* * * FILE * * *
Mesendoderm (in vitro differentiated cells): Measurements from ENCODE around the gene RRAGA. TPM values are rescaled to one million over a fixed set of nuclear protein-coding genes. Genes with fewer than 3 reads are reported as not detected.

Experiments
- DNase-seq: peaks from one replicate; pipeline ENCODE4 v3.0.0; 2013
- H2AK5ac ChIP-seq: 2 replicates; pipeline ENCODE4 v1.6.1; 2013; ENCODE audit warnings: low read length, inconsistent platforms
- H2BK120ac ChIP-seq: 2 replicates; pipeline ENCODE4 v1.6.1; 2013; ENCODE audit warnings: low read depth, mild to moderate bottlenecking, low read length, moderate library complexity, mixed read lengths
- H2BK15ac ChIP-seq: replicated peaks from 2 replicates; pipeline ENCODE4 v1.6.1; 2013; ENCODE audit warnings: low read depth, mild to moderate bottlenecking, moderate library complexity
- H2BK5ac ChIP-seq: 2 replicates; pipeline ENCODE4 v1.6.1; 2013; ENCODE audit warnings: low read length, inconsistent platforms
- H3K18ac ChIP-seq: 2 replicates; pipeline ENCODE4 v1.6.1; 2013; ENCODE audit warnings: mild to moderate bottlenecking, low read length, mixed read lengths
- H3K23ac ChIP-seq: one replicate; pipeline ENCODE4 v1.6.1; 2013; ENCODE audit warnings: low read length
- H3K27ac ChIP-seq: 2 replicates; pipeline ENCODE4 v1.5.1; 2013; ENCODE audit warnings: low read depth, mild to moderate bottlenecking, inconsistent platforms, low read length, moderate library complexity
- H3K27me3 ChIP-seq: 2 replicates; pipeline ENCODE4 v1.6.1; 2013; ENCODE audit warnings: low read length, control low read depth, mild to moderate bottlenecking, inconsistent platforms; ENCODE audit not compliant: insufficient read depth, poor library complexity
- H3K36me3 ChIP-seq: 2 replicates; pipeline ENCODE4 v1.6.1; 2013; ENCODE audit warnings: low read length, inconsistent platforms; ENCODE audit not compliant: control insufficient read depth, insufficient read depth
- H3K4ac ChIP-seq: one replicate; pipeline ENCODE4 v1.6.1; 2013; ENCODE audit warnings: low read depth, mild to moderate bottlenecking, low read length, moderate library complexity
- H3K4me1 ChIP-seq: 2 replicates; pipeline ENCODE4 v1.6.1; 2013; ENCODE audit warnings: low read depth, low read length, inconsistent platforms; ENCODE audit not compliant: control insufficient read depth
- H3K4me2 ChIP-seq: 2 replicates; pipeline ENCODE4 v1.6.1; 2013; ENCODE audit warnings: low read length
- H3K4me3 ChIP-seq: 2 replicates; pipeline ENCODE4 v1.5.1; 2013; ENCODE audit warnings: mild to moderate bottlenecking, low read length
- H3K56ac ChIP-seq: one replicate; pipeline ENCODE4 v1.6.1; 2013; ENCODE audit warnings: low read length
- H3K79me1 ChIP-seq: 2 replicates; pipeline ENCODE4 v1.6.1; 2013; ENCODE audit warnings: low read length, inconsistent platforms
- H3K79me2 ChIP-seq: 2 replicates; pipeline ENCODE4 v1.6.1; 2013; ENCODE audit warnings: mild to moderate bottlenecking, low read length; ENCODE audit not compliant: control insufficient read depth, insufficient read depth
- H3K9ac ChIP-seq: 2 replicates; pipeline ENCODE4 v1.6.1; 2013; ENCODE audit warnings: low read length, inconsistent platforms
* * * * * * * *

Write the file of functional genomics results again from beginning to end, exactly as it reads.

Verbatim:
Mesendoderm (in vitro differentiated cells): Measurements from ENCODE around the gene RRAGA. TPM values are rescaled to one million over a fixed set of nuclear protein-coding genes. Genes with fewer than 3 reads are reported as not detected.

Experiments
- DNase-seq: peaks from one replicate; pipeline ENCODE4 v3.0.0; 2013
- H2AK5ac ChIP-seq: 2 replicates; pipeline ENCODE4 v1.6.1; 2013; ENCODE audit warnings: low read length, inconsistent platforms
- H2BK120ac ChIP-seq: 2 replicates; pipeline ENCODE4 v1.6.1; 2013; ENCODE audit warnings: low read depth, mild to moderate bottlenecking, low read length, moderate library complexity, mixed read lengths
- H2BK15ac ChIP-seq: replicated peaks from 2 replicates; pipeline ENCODE4 v1.6.1; 2013; ENCODE audit warnings: low read depth, mild to moderate bottlenecking, moderate library complexity
- H2BK5ac ChIP-seq: 2 replicates; pipeline ENCODE4 v1.6.1; 2013; ENCODE audit warnings: low read length, inconsistent platforms
- H3K18ac ChIP-seq: 2 replicates; pipeline ENCODE4 v1.6.1; 2013; ENCODE audit warnings: mild to moderate bottlenecking, low read length, mixed read lengths
- H3K23ac ChIP-seq: one replicate; pipeline ENCODE4 v1.6.1; 2013; ENCODE audit warnings: low read length
- H3K27ac ChIP-seq: 2 replicates; pipeline ENCODE4 v1.5.1; 2013; ENCODE audit warnings: low read depth, mild to moderate bottlenecking, inconsistent platforms, low read length, moderate library complexity
- H3K27me3 ChIP-seq: 2 replicates; pipeline ENCODE4 v1.6.1; 2013; ENCODE audit warnings: low read length, control low read depth, mild to moderate bottlenecking, inconsistent platforms; ENCODE audit not compliant: insufficient read depth, poor library complexity
- H3K36me3 ChIP-seq: 2 replicates; pipeline ENCODE4 v1.6.1; 2013; ENCODE audit warnings: low read length, inconsistent platforms; ENCODE audit not compliant: control insufficient read depth, insufficient read depth
- H3K4ac ChIP-seq: one replicate; pipeline ENCODE4 v1.6.1; 2013; ENCODE audit warnings: low read depth, mild to moderate bottlenecking, low read length, moderate library complexity
- H3K4me1 ChIP-seq: 2 replicates; pipeline ENCODE4 v1.6.1; 2013; ENCODE audit warnings: low read depth, low read length, inconsistent platforms; ENCODE audit not compliant: control insufficient read depth
- H3K4me2 ChIP-seq: 2 replicates; pipeline ENCODE4 v1.6.1; 2013; ENCODE audit warnings: low read length
- H3K4me3 ChIP-seq: 2 replicates; pipeline ENCODE4 v1.5.1; 2013; ENCODE audit warnings: mild to moderate bottlenecking, low read length
- H3K56ac ChIP-seq: one replicate; pipeline ENCODE4 v1.6.1; 2013; ENCODE audit warnings: low read length
- H3K79me1 ChIP-seq: 2 replicates; pipeline ENCODE4 v1.6.1; 2013; ENCODE audit warnings: low read length, inconsistent platforms
- H3K79me2 ChIP-seq: 2 replicates; pipeline ENCODE4 v1.6.1; 2013; ENCODE audit warnings: mild to moderate bottlenecking, low read length; ENCODE audit not compliant: control insufficient read depth, insufficient read depth
- H3K9ac ChIP-seq: 2 replicates; pipeline ENCODE4 v1.6.1; 2013; ENCODE audit warnings: low read length, inconsistent platforms